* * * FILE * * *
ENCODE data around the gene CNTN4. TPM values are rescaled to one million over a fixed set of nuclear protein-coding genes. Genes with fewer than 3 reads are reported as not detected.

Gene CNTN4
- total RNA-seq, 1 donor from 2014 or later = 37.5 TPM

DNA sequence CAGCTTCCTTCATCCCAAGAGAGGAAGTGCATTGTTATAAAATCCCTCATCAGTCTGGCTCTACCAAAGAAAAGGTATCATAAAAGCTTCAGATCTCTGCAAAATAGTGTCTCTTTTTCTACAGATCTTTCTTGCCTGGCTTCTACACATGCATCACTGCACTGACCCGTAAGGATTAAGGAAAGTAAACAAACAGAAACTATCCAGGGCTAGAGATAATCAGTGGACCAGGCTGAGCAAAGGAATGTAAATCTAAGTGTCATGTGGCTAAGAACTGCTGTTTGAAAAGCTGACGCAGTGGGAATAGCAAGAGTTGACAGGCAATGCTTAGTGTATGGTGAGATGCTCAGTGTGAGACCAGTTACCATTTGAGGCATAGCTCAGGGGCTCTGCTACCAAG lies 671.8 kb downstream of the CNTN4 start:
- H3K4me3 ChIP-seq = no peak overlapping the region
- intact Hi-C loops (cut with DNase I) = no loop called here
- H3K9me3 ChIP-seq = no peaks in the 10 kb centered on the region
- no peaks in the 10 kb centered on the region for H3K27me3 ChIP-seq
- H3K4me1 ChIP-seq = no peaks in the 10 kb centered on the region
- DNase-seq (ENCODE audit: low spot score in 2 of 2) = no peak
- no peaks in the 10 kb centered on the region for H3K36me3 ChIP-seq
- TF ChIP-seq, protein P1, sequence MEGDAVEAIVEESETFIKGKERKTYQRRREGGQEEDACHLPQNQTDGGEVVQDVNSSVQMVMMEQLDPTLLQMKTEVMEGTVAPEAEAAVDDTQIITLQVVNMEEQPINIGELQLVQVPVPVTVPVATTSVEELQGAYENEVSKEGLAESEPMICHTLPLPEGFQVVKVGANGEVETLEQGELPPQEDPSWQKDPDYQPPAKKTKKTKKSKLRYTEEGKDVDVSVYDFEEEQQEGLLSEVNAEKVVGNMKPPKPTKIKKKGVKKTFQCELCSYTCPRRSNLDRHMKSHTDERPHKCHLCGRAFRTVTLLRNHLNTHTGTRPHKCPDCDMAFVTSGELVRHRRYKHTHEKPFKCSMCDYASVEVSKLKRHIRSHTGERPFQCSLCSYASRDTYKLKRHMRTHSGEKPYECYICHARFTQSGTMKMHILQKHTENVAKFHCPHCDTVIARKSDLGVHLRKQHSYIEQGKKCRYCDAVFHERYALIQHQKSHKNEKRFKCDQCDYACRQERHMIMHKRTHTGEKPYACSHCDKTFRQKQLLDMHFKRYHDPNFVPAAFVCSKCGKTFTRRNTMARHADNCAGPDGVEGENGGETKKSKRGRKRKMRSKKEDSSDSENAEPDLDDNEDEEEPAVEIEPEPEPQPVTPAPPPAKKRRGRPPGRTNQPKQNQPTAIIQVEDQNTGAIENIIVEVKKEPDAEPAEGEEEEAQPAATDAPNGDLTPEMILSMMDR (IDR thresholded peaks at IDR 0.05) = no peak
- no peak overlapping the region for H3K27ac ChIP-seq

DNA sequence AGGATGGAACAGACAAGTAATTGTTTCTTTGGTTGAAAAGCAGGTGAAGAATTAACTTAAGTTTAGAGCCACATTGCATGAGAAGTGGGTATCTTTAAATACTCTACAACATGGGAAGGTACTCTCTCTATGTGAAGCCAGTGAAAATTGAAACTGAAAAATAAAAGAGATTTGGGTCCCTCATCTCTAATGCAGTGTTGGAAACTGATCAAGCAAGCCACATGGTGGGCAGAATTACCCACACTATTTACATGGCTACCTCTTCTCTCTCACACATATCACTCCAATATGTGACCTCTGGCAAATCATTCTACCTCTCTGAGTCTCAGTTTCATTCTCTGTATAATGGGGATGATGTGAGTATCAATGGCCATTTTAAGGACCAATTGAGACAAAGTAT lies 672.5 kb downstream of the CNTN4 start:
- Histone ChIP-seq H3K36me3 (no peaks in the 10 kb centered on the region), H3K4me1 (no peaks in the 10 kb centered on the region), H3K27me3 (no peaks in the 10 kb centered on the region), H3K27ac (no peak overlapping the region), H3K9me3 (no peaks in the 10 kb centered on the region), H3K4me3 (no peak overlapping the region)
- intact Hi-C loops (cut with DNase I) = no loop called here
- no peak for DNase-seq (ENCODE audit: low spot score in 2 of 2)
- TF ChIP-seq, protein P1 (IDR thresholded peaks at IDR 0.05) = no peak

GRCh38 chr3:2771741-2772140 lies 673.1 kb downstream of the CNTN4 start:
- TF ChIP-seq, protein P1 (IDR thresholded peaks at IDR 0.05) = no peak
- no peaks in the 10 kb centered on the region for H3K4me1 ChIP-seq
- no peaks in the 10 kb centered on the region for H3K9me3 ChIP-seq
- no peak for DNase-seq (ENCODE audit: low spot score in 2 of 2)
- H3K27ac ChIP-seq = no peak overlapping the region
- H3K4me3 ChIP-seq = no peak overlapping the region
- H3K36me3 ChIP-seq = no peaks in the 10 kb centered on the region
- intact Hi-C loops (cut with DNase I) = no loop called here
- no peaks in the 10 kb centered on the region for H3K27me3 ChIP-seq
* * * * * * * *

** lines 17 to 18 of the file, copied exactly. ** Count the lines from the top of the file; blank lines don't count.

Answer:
- no peak for DNase-seq (ENCODE audit: low spot score in 2 of 2)
- TF ChIP-seq, protein P1 (IDR thresholded peaks at IDR 0.05) = no peak